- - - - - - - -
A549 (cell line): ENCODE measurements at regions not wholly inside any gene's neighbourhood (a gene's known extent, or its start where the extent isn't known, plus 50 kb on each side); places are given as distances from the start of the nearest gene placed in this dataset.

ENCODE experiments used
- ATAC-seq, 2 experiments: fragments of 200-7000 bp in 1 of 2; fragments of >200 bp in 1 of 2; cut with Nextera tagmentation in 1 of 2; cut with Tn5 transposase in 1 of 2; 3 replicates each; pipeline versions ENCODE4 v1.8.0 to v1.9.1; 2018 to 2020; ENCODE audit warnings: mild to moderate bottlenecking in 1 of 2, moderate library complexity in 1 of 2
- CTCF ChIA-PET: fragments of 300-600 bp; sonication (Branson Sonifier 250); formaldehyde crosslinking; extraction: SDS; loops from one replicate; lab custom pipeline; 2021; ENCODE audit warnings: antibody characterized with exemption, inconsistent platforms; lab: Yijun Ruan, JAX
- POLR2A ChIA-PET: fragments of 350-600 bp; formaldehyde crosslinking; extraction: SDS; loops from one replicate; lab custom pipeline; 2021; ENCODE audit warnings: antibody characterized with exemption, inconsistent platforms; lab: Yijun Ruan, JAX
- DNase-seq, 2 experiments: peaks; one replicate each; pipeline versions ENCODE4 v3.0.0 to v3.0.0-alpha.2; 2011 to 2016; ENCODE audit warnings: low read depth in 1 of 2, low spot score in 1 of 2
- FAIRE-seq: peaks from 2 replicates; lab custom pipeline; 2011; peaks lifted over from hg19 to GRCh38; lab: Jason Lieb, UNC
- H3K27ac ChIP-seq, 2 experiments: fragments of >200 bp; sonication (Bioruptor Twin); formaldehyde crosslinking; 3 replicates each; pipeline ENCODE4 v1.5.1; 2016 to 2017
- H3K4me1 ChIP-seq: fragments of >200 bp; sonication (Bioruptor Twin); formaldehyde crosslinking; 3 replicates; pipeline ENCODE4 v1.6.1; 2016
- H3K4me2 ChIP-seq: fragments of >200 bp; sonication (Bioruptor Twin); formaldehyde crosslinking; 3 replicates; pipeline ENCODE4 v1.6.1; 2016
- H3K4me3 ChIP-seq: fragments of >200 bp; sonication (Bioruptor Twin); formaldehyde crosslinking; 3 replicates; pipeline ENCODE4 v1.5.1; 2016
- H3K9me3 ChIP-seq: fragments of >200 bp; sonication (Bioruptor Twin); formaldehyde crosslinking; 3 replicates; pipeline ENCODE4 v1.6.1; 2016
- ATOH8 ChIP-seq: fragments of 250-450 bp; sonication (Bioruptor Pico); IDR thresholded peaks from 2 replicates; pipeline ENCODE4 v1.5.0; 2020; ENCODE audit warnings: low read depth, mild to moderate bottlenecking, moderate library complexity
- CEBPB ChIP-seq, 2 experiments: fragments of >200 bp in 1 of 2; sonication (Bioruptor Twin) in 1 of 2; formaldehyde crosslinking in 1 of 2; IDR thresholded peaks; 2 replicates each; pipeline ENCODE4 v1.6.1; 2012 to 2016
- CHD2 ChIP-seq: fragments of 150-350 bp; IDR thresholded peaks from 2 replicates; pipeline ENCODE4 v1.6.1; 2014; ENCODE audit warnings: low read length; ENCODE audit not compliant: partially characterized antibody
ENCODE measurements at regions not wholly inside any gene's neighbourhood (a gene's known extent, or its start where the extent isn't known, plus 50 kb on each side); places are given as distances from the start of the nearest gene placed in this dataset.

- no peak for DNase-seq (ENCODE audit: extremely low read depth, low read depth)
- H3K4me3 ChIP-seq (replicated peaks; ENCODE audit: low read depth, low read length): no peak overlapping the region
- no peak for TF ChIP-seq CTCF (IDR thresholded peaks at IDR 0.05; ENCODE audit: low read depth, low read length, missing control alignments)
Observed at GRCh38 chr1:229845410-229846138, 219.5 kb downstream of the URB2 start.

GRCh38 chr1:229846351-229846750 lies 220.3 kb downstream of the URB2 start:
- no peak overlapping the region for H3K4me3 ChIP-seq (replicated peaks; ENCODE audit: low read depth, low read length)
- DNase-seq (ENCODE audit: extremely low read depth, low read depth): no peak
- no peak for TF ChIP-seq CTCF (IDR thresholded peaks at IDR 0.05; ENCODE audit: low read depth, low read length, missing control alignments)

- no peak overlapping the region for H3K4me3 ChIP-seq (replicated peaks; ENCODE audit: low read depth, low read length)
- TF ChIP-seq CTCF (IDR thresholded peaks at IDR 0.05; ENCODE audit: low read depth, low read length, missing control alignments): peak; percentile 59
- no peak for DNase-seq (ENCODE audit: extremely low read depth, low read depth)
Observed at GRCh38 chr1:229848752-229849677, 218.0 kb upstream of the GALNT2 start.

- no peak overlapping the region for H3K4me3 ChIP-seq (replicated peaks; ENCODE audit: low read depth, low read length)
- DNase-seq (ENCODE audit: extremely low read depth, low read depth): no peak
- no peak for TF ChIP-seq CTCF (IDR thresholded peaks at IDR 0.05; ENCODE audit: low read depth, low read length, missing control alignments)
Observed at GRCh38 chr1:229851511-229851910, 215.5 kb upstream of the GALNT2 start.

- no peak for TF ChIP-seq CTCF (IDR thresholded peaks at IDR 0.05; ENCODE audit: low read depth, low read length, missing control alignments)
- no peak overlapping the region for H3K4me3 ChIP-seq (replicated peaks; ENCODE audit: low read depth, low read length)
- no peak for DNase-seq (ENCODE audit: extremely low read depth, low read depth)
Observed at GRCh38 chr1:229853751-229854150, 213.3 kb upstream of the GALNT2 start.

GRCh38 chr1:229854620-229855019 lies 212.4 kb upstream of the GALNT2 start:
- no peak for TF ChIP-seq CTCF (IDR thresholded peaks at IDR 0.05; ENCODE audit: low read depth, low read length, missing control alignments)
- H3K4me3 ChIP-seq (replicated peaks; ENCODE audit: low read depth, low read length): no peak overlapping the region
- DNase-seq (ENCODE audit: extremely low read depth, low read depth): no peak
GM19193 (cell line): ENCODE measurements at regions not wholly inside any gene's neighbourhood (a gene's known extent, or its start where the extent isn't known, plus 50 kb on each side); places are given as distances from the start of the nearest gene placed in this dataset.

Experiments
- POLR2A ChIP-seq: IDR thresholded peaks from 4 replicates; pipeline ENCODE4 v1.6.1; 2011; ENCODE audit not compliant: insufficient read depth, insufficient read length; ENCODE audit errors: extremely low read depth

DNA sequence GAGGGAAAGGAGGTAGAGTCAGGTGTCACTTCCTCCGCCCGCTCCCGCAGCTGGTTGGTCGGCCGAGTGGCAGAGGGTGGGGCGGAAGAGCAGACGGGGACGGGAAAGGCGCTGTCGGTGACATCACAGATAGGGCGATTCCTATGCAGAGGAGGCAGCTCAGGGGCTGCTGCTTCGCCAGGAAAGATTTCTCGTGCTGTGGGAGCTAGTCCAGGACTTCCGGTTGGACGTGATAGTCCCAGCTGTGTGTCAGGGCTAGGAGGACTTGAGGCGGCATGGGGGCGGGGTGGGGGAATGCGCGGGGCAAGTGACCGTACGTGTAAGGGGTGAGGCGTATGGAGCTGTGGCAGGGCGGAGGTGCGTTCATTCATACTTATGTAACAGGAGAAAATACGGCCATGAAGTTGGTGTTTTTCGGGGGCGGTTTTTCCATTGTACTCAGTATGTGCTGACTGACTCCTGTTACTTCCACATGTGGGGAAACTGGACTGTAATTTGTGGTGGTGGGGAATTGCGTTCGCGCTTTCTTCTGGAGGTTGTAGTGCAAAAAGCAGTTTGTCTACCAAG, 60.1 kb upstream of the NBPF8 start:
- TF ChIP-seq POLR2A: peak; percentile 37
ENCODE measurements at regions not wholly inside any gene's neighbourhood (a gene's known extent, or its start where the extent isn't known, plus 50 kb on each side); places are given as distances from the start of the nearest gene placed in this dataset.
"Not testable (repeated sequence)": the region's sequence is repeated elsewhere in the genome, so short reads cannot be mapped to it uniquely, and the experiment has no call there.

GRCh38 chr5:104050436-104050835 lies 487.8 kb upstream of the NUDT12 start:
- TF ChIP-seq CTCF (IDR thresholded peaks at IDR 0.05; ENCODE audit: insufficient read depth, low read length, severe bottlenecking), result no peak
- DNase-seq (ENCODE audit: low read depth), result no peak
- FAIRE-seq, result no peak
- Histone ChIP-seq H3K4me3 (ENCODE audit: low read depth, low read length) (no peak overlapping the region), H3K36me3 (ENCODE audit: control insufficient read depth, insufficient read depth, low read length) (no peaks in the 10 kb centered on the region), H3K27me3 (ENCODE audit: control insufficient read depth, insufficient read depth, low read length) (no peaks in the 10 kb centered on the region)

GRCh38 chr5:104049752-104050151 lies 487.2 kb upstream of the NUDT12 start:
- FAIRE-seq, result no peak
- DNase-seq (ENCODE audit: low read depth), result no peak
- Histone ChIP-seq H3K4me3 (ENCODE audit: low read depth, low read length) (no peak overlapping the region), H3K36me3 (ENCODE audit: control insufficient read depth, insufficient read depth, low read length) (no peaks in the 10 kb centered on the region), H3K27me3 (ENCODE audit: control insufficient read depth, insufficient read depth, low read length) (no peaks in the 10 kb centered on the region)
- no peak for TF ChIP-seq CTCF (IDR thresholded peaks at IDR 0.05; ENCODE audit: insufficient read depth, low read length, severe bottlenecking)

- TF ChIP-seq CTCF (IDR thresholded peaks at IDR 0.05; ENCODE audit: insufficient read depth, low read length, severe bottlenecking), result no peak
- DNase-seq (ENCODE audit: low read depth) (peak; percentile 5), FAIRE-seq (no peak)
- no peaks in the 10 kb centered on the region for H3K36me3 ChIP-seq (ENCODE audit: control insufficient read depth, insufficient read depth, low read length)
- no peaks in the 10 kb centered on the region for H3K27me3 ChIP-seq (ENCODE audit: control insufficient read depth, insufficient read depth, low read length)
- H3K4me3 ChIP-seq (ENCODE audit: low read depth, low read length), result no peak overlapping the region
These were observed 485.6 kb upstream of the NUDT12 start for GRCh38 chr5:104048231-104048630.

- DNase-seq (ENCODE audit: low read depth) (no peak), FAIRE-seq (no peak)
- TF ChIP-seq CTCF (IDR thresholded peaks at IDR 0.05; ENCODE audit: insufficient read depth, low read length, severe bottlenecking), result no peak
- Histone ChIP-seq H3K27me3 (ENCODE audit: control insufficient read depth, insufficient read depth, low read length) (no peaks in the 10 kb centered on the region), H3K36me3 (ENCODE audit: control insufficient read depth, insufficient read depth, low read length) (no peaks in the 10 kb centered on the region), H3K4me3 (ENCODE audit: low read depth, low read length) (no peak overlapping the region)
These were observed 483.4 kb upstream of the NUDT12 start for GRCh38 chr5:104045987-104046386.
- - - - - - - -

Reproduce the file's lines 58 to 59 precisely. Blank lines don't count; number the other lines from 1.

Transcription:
- TF ChIP-seq CTCF (IDR thresholded peaks at IDR 0.05; ENCODE audit: insufficient read depth, low read length, severe bottlenecking), result no peak
- DNase-seq (ENCODE audit: low read depth) (peak; percentile 5), FAIRE-seq (no peak)